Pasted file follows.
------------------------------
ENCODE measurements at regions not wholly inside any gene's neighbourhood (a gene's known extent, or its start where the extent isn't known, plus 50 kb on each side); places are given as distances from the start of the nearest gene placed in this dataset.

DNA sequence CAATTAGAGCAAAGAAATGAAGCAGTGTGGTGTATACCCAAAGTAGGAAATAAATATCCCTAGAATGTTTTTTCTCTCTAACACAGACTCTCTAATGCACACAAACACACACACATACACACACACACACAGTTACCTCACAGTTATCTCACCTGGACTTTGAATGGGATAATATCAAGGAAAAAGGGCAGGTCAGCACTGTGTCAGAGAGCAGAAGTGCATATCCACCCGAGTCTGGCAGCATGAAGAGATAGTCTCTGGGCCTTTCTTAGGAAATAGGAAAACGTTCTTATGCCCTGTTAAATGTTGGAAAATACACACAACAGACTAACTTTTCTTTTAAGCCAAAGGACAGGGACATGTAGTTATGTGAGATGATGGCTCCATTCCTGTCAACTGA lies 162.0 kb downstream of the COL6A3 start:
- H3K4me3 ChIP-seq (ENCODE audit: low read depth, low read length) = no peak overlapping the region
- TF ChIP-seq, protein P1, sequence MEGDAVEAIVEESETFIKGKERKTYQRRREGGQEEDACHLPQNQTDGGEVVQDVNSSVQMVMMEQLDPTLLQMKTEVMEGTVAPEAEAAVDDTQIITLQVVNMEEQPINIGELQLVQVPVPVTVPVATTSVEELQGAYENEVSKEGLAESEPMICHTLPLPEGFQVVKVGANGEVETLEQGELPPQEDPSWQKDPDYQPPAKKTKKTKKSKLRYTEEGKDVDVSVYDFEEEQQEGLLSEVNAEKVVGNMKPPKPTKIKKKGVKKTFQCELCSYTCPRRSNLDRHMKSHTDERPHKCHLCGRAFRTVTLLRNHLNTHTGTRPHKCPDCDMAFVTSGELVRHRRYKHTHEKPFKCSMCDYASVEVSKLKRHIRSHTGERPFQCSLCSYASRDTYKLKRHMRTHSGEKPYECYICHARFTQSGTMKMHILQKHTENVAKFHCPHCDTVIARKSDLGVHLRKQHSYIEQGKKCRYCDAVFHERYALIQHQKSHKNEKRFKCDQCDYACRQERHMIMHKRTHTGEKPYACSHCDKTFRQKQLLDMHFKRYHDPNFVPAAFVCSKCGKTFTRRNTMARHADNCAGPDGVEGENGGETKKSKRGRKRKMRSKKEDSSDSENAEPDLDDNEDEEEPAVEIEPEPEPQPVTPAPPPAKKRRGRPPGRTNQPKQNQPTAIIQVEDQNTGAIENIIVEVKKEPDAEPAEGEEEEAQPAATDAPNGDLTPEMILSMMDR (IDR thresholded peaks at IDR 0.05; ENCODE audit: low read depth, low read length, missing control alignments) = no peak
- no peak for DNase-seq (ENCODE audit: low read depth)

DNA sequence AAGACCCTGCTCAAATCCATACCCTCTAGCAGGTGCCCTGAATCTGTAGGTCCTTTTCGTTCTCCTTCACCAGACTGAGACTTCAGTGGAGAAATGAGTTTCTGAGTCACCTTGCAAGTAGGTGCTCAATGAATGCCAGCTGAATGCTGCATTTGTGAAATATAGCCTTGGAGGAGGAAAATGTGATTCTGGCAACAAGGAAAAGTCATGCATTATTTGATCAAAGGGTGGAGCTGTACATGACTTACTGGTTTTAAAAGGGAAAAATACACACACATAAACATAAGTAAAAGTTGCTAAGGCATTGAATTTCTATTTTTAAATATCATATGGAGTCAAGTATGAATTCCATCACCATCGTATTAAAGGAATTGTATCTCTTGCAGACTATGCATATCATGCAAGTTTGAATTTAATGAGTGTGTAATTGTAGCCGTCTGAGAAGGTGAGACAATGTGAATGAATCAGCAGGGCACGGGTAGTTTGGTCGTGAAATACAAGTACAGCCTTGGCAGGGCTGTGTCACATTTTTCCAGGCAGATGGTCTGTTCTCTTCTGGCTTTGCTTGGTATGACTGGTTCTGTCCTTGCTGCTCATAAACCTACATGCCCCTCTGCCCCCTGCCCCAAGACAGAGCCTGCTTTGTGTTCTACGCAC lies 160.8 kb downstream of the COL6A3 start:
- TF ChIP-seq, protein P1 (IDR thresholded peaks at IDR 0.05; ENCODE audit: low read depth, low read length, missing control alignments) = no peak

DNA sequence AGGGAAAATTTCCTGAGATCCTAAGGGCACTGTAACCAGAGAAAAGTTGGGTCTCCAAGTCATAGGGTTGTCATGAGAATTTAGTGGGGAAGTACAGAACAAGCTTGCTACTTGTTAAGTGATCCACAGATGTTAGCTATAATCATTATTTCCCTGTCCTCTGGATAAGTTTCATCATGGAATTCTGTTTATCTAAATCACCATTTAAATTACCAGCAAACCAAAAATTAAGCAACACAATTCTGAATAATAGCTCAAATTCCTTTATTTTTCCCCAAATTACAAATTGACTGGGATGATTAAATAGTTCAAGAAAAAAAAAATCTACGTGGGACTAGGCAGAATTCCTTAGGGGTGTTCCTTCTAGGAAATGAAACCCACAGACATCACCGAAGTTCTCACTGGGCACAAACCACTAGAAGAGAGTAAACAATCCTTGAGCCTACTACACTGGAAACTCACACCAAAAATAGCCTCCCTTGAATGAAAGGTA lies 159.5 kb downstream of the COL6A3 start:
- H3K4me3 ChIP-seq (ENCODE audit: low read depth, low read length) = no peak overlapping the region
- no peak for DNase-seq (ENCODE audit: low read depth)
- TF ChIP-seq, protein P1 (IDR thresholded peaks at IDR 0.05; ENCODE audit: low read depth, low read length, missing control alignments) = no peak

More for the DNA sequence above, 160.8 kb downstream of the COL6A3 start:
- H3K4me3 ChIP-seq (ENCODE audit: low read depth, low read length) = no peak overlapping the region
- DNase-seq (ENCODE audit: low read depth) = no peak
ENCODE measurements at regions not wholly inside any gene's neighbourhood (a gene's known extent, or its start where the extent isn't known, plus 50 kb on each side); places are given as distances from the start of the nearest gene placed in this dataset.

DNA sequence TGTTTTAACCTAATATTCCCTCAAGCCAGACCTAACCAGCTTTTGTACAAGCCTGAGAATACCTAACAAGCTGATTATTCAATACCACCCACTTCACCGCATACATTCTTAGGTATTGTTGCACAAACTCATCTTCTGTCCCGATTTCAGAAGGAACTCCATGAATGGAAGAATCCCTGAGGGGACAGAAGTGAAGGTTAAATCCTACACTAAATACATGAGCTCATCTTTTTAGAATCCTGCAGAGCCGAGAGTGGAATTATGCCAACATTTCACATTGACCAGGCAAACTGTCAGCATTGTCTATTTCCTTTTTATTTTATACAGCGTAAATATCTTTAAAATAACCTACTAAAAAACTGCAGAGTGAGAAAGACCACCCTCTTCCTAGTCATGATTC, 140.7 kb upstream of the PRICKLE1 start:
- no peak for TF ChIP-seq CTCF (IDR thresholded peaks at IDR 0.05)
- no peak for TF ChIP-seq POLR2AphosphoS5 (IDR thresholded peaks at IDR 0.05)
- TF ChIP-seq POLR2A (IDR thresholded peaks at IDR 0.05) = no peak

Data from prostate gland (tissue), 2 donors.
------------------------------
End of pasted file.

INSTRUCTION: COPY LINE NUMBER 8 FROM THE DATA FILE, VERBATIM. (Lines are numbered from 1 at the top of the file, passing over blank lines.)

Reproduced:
DNA sequence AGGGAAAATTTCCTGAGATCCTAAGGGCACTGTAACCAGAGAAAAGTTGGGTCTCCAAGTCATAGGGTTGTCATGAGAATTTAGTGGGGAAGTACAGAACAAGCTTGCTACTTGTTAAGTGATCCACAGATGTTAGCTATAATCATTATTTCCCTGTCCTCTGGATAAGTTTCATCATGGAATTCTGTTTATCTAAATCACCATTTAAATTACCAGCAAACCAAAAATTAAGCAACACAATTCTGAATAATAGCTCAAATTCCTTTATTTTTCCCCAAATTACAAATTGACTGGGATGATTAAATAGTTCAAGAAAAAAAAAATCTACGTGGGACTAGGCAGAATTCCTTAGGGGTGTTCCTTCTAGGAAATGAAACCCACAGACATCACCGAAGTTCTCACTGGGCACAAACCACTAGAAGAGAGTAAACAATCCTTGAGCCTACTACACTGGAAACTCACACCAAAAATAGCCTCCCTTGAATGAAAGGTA lies 159.5 kb downstream of the COL6A3 start: